In “Split,” James McAvoy embodies seven different personalities within one character, he develops new mannerisms and accents for each one of them, and he even flails wildly in a possessed, near perverse dance to a Madonna song. He’s acting a lot.
But in one scene of talking to his therapist, M. Night Shyamalan drills in tight on McAvoy’s calm face and the miniscule, wavering expression in his gaze. You look into his eyes and you see fear and a whole different person trying to get out.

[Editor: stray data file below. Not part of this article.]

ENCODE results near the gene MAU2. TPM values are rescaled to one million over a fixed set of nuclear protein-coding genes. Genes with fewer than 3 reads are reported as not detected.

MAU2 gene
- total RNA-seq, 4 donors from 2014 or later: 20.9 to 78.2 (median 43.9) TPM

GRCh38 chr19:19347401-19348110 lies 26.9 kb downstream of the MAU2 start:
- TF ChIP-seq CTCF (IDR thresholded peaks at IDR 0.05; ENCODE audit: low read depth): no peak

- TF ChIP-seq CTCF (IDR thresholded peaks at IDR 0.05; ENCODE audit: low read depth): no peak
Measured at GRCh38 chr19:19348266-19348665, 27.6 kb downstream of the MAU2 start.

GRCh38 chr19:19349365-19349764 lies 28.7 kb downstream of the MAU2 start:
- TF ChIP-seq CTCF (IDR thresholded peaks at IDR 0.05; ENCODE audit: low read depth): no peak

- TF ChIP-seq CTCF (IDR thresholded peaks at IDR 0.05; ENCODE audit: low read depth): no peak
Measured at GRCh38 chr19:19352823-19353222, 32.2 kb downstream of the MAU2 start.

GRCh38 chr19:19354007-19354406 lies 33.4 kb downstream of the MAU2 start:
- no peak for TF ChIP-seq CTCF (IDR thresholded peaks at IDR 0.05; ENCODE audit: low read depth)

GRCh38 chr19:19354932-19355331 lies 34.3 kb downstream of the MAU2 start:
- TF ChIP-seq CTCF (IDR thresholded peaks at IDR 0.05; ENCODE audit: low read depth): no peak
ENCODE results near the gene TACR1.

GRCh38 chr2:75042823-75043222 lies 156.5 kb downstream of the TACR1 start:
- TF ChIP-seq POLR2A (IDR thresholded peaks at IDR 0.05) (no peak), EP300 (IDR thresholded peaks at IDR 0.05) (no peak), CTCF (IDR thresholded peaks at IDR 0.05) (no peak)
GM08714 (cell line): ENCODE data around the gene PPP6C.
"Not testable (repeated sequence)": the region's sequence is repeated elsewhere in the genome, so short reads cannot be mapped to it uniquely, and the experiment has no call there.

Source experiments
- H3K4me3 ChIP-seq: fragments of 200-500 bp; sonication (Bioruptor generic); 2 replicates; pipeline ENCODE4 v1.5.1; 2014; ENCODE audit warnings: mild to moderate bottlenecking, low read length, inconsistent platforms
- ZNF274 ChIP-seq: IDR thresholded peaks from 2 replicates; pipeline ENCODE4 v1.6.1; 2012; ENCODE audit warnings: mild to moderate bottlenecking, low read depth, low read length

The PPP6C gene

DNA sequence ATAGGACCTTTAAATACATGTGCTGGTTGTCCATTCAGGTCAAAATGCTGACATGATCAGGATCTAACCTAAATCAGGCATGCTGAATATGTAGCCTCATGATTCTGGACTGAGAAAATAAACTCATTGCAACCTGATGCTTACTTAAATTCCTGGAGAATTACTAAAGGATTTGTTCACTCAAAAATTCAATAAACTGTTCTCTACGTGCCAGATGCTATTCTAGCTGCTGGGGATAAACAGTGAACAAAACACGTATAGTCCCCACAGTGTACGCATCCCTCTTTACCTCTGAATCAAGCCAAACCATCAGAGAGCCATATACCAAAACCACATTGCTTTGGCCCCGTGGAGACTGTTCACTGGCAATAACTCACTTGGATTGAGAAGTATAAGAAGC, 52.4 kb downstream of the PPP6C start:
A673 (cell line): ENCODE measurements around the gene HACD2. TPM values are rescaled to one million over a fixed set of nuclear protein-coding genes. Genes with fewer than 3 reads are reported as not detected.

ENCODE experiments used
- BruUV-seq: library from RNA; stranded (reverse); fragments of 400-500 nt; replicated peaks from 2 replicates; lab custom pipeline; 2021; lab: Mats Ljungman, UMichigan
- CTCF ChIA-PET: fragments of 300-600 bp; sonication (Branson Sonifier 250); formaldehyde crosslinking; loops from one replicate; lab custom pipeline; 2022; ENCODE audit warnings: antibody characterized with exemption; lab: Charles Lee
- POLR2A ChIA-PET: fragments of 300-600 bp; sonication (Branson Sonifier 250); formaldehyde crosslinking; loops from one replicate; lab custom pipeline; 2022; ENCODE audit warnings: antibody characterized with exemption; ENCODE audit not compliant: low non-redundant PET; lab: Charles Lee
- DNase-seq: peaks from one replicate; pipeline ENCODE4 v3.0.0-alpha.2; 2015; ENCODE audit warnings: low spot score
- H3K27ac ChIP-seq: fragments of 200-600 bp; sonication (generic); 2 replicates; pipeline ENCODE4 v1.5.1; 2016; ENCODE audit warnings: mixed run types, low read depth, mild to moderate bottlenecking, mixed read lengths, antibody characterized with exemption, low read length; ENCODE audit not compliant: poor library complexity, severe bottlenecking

In “Split,” Shyamalan’s horror premise of a man who suffers from experiencing multiple personalities, 23 in all, may be a gimmick, but McAvoy’s performance isn’t. There are a few costume changes, and he makes a big swing between accents, but McAvoy never has to spaz out, and Shyamalan never has to cut for McAvoy to suggest the fascinating, dangerous tug of war going on inside his head.
In fact the mad nature of McAvoy’s character’s disorder subsumes Shyamalan’s typical need to tantalize us with a big twist. Shyamalan has gone nuts with style and psychological parables, but “Split” brings the director back to fundamental genre roots of the horror/thriller. Continue reading “Split”